Friday, 27 February 2015

Hula Hoop Tutorial

We recently went to an outdoor concert where we were entertained by a lovely Eco Fairy doing some hula hooping. There was a heap of spare  hula hoops for the kids to join in but Mr 8 was too shy, which got me thinking... why don't we make these at home? So that is exactly what we did!

I had a look online for custom handmade hula hoops and a large hoop which is ideal for beginners, retails for around $35! I made two hoops, one for Mr 8 and one for myself for a fraction of that price and still have leftover materials to make more!

To make a hula hoop you will need:

19mm poly drip irrigation tubing (mine was from Bunnings)
A 19mm barbed joiner for each hula hoop
Scissors or pruning shears
Coloured tape, sheet of silver book adhesive or washi tape for decorating

Unfortunately I could only find the 19mm tubing in a 25 metre length. But on the positive side, now I can make ALL the hula hoops! these would make great gifts as well.

First off you will need to measure out your hula hoop. A good rule of thumb is for a beginners hoop, the bigger the better. The hoop should come at least up to your waist when in it's on it's side.

Unwind the tubing and hold it up against your body so it reaches waist height. Mark  where you need to make the cut with a bit of tape.

Cut the tubing with some garden pruners or scissors.You will now have long length of tubing.

 In a medium sized container pour in some boiling water and hold one of the tubing ends in the hot water for about 20 seconds. This will make the end pliable enough to attach the connector.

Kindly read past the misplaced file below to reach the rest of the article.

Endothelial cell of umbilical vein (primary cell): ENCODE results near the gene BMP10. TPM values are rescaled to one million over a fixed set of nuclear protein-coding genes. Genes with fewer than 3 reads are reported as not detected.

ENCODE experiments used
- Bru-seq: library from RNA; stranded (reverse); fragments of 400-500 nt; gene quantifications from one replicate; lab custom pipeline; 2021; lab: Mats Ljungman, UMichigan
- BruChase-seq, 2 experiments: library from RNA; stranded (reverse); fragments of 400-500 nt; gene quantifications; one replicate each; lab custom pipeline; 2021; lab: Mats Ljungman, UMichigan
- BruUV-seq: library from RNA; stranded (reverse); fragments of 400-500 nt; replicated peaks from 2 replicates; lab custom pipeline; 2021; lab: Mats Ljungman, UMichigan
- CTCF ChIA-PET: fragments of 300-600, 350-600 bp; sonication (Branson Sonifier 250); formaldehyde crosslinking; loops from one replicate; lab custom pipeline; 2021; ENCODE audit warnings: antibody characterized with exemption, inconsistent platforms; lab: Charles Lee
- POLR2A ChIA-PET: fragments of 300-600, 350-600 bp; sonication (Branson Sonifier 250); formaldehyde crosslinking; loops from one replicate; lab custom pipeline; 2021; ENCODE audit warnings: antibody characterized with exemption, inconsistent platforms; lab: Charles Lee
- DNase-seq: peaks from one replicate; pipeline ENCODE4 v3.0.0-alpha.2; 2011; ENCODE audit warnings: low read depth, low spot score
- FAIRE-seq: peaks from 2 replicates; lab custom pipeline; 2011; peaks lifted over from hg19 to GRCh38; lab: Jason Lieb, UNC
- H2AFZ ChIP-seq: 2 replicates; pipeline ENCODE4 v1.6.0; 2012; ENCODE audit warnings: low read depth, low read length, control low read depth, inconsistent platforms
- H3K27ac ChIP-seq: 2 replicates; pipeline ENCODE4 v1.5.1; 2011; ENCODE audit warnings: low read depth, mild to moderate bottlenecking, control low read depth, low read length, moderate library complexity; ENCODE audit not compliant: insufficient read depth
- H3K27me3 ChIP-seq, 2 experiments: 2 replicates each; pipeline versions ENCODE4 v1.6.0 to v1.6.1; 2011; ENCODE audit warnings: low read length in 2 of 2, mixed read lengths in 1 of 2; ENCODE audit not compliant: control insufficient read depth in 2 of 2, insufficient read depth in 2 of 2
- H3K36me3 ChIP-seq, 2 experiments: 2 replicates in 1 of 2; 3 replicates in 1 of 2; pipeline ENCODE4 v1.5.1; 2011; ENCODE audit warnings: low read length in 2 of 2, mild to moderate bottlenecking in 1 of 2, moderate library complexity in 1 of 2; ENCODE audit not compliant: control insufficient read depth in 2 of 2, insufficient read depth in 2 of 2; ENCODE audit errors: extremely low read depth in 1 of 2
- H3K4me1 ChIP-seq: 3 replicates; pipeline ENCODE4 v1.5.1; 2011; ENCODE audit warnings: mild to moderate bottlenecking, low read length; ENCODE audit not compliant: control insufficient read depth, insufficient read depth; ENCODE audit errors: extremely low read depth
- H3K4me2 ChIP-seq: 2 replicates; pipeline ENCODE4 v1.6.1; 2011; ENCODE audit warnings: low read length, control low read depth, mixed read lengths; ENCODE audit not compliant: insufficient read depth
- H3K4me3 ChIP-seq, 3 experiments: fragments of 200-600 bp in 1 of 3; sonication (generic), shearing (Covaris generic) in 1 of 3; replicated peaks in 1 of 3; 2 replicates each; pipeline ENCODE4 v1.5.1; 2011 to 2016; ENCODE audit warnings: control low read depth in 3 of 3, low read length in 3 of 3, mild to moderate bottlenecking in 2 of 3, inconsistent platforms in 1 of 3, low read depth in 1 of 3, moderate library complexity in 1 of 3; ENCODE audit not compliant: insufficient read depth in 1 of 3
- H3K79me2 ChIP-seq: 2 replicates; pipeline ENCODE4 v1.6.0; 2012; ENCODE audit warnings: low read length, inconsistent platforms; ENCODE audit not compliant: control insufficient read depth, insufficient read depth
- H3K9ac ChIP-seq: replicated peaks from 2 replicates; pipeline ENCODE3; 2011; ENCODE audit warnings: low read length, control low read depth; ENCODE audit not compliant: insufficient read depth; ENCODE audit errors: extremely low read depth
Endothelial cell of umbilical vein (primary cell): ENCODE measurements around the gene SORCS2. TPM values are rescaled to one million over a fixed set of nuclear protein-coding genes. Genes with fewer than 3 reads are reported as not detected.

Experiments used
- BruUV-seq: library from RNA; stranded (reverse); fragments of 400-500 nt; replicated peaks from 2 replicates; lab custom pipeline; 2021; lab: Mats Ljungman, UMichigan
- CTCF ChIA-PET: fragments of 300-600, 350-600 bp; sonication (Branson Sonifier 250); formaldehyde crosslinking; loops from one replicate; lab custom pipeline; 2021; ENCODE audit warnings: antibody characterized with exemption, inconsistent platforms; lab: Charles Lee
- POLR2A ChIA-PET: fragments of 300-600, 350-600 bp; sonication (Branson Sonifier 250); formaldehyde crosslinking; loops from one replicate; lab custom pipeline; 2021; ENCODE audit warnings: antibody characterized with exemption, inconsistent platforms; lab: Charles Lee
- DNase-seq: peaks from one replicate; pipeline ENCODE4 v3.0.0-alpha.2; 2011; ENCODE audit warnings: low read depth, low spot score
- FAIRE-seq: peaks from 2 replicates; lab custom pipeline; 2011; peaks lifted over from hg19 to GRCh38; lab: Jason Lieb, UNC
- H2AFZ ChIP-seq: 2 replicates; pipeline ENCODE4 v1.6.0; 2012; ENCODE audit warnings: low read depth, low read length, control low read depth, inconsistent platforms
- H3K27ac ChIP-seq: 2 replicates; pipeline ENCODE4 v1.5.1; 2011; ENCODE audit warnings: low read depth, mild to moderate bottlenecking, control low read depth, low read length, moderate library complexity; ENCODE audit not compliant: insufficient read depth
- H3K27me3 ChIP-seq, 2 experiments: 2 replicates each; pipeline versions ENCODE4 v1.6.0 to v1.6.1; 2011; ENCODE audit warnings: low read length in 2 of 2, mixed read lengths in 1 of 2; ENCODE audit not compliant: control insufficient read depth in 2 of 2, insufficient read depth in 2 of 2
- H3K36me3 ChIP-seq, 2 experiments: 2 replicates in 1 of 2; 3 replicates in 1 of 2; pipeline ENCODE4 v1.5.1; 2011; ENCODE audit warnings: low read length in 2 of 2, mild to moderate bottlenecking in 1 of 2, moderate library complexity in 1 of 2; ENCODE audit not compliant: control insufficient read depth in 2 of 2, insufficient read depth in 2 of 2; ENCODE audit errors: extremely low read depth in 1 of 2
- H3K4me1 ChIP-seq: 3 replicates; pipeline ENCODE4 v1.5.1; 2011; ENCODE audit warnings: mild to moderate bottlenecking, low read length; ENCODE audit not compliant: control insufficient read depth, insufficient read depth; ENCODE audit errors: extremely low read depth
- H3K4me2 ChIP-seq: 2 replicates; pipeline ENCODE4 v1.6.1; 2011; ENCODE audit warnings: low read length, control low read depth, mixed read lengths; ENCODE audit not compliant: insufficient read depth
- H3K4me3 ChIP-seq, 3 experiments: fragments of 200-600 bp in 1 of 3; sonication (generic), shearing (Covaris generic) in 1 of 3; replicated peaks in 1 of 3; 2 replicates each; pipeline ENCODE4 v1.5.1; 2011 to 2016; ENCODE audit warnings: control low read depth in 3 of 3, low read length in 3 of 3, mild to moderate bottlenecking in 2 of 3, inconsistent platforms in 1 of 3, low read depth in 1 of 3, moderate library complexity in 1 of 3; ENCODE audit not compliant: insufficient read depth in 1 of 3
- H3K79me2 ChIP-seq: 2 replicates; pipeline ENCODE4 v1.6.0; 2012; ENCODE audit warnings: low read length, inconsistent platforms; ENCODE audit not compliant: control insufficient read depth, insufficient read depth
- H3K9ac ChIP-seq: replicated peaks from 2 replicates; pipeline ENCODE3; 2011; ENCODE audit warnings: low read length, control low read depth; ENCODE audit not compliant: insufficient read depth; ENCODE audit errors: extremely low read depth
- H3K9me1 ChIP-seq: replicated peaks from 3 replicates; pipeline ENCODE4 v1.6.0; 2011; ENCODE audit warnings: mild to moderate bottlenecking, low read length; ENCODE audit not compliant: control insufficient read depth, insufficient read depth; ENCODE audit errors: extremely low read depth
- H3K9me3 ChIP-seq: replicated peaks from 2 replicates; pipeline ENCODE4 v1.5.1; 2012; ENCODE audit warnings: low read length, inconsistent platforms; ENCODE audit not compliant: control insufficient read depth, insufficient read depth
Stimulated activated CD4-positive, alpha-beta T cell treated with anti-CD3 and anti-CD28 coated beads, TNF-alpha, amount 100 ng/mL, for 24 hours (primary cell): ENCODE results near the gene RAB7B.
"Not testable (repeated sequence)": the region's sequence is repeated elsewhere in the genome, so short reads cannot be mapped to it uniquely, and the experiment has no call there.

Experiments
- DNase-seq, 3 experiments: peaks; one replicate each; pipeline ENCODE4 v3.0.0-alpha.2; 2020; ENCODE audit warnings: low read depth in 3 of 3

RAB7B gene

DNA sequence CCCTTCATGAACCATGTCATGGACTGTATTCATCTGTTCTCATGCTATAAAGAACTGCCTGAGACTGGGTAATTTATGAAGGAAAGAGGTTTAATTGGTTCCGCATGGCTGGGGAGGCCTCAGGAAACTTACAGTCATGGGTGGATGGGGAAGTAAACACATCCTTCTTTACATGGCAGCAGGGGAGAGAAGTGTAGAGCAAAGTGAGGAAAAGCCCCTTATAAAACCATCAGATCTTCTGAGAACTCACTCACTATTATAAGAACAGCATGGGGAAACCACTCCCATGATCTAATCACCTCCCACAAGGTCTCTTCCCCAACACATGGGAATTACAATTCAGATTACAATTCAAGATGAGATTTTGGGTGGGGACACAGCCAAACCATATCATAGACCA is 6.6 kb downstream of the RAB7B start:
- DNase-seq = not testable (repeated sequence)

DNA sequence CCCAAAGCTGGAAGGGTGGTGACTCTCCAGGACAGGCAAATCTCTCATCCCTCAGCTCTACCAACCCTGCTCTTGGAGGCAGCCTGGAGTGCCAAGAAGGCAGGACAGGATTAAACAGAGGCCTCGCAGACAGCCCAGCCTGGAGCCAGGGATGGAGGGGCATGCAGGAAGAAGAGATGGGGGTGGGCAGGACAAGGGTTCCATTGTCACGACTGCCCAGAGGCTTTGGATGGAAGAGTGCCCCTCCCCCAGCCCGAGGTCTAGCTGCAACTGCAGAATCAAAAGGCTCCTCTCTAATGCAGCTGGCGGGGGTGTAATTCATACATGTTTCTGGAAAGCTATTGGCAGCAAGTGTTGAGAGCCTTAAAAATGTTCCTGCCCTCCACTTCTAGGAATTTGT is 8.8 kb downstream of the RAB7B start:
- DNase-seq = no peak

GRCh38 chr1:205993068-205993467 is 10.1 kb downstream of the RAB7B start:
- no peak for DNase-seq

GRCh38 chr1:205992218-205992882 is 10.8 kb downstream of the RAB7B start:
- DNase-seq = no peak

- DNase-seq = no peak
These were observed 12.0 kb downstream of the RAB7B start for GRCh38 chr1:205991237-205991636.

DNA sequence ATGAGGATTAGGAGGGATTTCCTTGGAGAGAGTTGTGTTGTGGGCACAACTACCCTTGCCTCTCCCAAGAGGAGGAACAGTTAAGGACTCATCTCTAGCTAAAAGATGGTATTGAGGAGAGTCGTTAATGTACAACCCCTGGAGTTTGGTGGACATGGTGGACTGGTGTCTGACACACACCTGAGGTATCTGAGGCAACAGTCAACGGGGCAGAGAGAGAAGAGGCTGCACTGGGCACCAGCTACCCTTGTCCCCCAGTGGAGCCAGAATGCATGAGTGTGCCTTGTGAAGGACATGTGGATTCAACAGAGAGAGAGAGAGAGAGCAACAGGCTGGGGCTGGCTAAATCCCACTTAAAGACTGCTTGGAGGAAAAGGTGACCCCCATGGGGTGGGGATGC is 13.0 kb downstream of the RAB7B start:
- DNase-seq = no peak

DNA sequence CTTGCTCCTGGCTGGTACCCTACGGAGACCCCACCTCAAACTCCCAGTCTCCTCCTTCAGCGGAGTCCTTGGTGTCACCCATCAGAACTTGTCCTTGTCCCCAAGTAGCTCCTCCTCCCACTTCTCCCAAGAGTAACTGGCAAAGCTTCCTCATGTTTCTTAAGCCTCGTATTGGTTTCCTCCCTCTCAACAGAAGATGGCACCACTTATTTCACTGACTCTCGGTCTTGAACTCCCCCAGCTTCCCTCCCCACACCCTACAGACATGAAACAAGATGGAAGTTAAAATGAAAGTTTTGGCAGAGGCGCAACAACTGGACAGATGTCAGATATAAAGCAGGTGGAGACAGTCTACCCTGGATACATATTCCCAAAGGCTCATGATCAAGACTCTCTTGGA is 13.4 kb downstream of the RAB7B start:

Push the connector into the plastic tubing. Then repeat the process with the other end of the tube so that both cut ends are now attached to the connector.

The join in the hoop should look like this. If you just want a plain black hoop, then your DIY hoop is good to go. But if you prefer yours a bit fancy, keep reading.

I bought a pack of coloured insulation tape from Kmart. I also had a couple rolls of silver adhesive book covering that I got for 50c each last year, so I used those to decorate Mr 8's hoop as well. The stuff I have is similar to this

Starting at the join, and at a slight angle, wrap the insulation tape carefully around the tubing until it is all the way around. I think it looks good just like this, but if you want to add some sparkle, cut the silver adhesive into 1-2cm lengths depending on how big your black gaps are. Mr 8 wanted his to be black, red and silver so I positioned the silver tape to go in between the black tubing and red tape. This part takes a while so just take your time. 

Because you know I'm all about being frugal, everything I buy has to be as cheap as possible.
Here is the pricing for a DIY hula hoop:

25 metres of poly tubing: $14.90- works out to be 60c per metre
Barbed joiners: 75c each 
Insulation tape: $2.50 for a pack of 5
Silver adhesive: $1.00 for 2 rolls on sale

With these materials it would cost around $2.40 per hula hoop. 

I've been practicing every day but still can't keep the hoop up for more than a couple of rotations. However, Mr 8 is becoming a pro!

Happy hooping everyone!

Thursday, 26 February 2015

February Meal Plan

Lemon and garlic chicken with cous cous and salad

I did not end up doing a monthly grocery shop for the month of January because we had heaps of extra food left over from Christmas. I diced the extra ham and turkey and put it in the freezer to use for meals and instead tried the $21 challenge which you can read more about here . It is essentially trying hard to stay out of the supermarket and use up what you have on hand to build meals for a week. The $21 figure is based on 4 people and should be used only to buy ingredients to add to the meals. It is a great tool to use occasionally when you just need to save a few extra dollars fast, or need to use up food in your freezer!